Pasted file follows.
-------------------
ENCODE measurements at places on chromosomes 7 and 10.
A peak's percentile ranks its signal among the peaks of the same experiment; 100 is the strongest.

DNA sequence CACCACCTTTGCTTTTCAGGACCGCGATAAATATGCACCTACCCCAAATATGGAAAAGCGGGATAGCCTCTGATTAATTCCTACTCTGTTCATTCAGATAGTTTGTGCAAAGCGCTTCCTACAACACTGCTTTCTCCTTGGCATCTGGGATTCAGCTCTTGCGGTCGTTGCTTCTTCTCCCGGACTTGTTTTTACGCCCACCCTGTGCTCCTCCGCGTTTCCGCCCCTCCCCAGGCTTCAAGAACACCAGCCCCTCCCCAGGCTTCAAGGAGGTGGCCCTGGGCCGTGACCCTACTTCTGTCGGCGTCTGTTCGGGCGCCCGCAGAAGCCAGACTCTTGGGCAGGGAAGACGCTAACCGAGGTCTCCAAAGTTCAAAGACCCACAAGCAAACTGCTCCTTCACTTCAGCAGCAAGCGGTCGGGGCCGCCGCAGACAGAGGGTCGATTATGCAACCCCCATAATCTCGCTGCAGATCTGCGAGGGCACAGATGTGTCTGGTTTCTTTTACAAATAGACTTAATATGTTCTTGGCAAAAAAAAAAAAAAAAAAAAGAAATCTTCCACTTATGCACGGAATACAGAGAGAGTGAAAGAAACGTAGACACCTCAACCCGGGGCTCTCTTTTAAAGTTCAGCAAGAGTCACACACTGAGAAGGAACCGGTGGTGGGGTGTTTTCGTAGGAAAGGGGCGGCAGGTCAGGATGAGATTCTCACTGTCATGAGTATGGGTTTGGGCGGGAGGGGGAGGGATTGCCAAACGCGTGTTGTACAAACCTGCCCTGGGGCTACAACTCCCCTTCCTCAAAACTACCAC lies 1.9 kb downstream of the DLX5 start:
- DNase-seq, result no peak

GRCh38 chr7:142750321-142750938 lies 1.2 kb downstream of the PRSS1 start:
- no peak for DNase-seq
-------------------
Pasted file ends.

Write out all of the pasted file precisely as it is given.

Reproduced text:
ENCODE measurements at places on chromosomes 7 and 10.
A peak's percentile ranks its signal among the peaks of the same experiment; 100 is the strongest.

DNA sequence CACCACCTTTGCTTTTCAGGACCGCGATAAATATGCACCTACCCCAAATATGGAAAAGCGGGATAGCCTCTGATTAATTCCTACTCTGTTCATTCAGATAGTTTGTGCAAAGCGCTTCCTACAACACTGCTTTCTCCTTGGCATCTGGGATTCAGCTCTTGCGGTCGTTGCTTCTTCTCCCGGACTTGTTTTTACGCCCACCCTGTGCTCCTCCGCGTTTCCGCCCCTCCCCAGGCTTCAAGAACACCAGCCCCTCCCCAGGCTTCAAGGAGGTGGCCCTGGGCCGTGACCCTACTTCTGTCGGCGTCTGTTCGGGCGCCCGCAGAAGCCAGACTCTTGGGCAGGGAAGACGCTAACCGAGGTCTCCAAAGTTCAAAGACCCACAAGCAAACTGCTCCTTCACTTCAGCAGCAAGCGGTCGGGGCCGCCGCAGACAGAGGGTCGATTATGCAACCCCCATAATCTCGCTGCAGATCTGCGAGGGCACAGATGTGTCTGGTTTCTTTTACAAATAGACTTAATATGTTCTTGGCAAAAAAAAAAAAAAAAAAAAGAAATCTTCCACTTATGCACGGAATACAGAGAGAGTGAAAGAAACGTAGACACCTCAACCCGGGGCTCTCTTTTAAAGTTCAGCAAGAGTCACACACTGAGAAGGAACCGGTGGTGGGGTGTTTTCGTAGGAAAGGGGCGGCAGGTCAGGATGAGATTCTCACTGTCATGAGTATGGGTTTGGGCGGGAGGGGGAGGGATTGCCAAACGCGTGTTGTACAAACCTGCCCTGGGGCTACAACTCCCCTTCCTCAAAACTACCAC lies 1.9 kb downstream of the DLX5 start:
- DNase-seq, result no peak

GRCh38 chr7:142750321-142750938 lies 1.2 kb downstream of the PRSS1 start:
- no peak for DNase-seq